Over time, I have tried and found several methods that are helpful to pull me out of a rut. If you experience ruts too, whether as a working professional, a writer, a blogger, a student or other work, you will find these useful. Here are 12 of my personal tips to get out of ruts:

1. Work on the small tasks.

When you are in a rut, tackle it by starting small. Clear away your smaller tasks which have been piling up. Reply to your emails, organize your documents, declutter your work space, and reply to private messages.

Whenever I finish doing that, I generate a positive momentum which I bring forward to my work.

2. Take a break from your work desk.

Get yourself away from your desk and go take a walk. Go to the washroom, walk around the office, go out and get a snack.

Your mind is too bogged down and needs some airing. Sometimes I get new ideas right after I walk away from my computer.

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3. Upgrade yourself

Take the down time to upgrade yourself. Go to a seminar. Read up on new materials (#7). Pick up a new language. Or any of the 42 ways here to improve yourself.

The modern computer uses different typefaces because Steve Jobs dropped in on a calligraphy class back in college. How’s that for inspiration?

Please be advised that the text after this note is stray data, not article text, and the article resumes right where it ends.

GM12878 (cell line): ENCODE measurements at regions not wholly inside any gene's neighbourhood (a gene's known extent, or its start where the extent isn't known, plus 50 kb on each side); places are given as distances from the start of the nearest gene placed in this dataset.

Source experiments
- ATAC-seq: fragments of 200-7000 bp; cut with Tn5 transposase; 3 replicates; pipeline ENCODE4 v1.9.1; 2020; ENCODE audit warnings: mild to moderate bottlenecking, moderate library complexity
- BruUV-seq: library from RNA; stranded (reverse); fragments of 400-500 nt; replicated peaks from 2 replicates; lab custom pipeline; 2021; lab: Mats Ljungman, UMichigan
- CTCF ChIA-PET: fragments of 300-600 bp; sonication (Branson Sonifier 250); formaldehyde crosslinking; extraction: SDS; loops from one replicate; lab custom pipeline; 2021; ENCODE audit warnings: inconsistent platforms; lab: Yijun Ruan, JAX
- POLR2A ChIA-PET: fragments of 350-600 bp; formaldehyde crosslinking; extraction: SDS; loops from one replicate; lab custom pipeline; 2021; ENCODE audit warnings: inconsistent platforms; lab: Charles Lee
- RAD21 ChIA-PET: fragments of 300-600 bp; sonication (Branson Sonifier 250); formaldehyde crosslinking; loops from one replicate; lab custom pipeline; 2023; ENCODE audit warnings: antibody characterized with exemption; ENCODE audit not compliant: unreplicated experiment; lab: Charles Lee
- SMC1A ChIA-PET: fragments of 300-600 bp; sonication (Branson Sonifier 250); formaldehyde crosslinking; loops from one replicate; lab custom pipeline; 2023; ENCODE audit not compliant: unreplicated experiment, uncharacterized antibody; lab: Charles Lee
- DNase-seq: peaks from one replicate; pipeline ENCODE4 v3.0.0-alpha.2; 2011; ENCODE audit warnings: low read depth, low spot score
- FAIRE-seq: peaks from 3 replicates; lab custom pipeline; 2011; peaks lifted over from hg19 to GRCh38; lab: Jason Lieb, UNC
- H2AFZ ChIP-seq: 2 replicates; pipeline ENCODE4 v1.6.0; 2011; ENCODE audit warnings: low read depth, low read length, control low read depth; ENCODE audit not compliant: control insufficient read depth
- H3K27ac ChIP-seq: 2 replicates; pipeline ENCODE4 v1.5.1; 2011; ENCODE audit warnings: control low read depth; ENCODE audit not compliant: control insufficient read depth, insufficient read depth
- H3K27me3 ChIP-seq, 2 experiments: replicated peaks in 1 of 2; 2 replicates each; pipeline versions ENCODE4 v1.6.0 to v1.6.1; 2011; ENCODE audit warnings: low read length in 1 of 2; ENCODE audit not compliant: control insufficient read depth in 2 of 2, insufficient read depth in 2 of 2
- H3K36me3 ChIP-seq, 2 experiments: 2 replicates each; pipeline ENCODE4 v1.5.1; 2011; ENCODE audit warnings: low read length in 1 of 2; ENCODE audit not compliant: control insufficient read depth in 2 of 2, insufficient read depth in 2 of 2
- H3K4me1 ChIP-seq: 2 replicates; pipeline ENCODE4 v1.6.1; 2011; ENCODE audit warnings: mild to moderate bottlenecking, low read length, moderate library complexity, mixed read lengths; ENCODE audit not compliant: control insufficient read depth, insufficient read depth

4. Talk to a friend.

Talk to someone and get your mind off work for a while.

Talk about anything, from casual chatting to a deep conversation about something you really care about. You will be surprised at how the short encounter can be rejuvenating in its own way.

5. Forget about trying to be perfect.

If you are in a rut, the last thing you want to do is step on your own toes with perfectionist tendencies.

Just start small. Do what you can, at your own pace. Let yourself make mistakes.

Soon, a little trickle of inspiration will come. And then it’ll build up with more trickles. Before you know it, you have a whole stream of ideas.

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6. Paint a vision to work towards.

If you are continuously getting in a rut with your work, maybe there’s no vision inspiring you to move forward.

Think about why you are doing this, and what you are doing it for. What is the end vision in mind?

Make it as vivid as possible. Make sure it’s a vision that inspires you and use that to trigger you to action.

7. Read a book (or blog).

The things we read are like food to our brain. If you are out of ideas, it’s time to feed your brain with great materials.